Eradicating accidental patient deaths is a tall mountain to climb. But even the tallest of mountains can be overcome with data collection, analysis and purposeful execution. In pursuit of that goal, this briefing shares some insights from the data collection which we recently obtained about how CNOs and CMOs address patient safety.We acquired input through several methodologies. First, we conducted on-site interviews with CMOs and CNOs at several of the nation's leading healthcare institutions. Importantly, we have relationships with 80 percent of the top U.S. academic centers. Next, we gathered data via an online survey sent by third party researcher REACTION Data to over 1000 clinical leaders. Finally, Excel leadership, including CMO Mark Koppel, MD, and CSO Mary Baum, conducted extensive research.
The onsite CMO/CNO interviews featured the following patient safety questions, with the most common responses in italics below:
1) What patient safety areas occupy most of your focus?
Interviewees emphasized the importance of common language for team communication, specific actions (e.g. care plans) and guidelines. Clinical judgement and Rapid Response teams are viewed as the standard of care today, but probably not the ultimate and ideal solution.
2) What metrics do you use to gauge success?
The metrics most often highlighted for measuring success include: CMS Core Measures, outcomes data, number of codes and near misses—which were cited as the most common shortcoming of current surveillance systems, along with the prediction of patient deterioration.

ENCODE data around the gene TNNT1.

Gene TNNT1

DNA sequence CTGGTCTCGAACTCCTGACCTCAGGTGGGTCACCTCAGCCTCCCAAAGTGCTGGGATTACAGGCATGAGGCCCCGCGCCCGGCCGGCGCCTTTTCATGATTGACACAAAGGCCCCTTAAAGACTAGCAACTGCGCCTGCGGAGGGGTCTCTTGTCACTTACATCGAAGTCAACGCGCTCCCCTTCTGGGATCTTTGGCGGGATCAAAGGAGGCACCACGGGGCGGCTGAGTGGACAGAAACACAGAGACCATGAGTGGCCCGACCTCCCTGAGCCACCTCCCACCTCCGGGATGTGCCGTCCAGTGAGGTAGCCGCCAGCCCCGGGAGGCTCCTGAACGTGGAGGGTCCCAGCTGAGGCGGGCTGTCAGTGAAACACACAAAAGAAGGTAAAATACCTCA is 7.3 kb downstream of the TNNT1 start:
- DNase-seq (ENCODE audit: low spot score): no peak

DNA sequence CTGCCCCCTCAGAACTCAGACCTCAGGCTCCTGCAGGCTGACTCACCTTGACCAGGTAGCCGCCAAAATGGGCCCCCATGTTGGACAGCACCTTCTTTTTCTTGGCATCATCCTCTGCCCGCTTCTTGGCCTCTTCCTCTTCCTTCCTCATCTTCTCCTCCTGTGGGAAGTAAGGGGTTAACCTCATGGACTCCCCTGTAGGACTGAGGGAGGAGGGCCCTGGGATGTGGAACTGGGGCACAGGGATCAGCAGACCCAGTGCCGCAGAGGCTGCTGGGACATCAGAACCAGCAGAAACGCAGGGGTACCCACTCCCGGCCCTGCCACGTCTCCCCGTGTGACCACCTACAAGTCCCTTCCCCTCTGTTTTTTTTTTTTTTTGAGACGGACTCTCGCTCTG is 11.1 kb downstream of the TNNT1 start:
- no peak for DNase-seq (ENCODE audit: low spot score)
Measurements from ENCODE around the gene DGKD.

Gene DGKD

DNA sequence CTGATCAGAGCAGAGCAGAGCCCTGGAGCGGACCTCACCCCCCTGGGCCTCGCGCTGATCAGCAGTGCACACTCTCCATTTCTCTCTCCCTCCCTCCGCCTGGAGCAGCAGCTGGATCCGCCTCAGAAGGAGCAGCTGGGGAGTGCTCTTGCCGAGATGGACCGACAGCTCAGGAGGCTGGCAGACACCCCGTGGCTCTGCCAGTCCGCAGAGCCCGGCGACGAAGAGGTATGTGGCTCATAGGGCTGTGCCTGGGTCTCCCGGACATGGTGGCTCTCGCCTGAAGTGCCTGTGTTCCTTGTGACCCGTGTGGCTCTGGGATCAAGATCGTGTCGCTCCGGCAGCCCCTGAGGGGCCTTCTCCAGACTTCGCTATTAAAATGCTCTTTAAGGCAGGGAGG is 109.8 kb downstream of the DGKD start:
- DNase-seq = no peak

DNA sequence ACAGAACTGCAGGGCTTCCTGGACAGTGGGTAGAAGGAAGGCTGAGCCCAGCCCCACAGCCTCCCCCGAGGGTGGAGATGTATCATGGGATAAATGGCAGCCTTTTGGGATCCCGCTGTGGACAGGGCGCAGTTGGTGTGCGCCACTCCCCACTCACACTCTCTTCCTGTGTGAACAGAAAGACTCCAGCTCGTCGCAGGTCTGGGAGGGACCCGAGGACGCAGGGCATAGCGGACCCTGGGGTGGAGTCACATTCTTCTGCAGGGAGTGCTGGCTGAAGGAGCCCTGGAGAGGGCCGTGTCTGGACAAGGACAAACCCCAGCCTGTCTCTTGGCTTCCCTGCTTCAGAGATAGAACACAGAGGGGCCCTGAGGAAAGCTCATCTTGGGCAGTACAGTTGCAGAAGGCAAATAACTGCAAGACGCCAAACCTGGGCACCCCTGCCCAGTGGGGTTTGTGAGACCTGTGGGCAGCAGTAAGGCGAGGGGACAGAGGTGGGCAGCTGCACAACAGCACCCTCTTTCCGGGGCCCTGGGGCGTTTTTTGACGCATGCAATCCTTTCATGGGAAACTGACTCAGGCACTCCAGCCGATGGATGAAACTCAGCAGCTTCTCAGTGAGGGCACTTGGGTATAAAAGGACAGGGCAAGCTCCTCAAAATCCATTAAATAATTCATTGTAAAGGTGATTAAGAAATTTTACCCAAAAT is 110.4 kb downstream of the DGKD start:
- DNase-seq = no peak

3) How does data drive patient risk stratification, and what are the sources of that data?
Currently, the tools used most for tracking and trending patient status are MEW, NEWS, PEWS and safety guidelines.
The main sources of data for patient surveillance (in prioritized order) include: patient monitoring, EMR, algorithms and Point of Care.
4) What care units have more risk?
Med Surg units were cited as having patients that are most at risk.
5) Is FDA approval important for predictive analytics and patient surveillance?
The input reflected a 50/50 split on whether or not FDA clearance is important relative to predictive tools/algorithms.
6) What tools would you like to have (but don't)?
Many interviewees felt while there is a lot of talk about analytics, there is also a lack of clear and definitive information. They also repeatedly mentioned the need for more “actionable data." Finally, with private rooms the norm, several individuals believed video technology might somehow be utilized to better track patients.
From this data, we were able to determine four important takeaways relative to the issues surrounding patient safety and the eradication of accidental deaths:
- Clinicians rely heavily on experiential and educated judgment in a hectic environment where judgment is strained.
- No one wants or anticipates a major overhaul of the current system. Most want to pilot a phased approach that is grounded in solid research and tested in real world environments.
- Clinical leaders want to have a trusted solution partner that is rooted in honesty, candor, scientific basis and an unequivocal value proposition.
- The solution(s) need to span the care team, be intuitive, instill confidence and be measurable.
Like all continuous improvement processes, our data collection efforts will be ongoing. As such, we would appreciate getting your input on the critical subject of patient safety solutions in the comments below.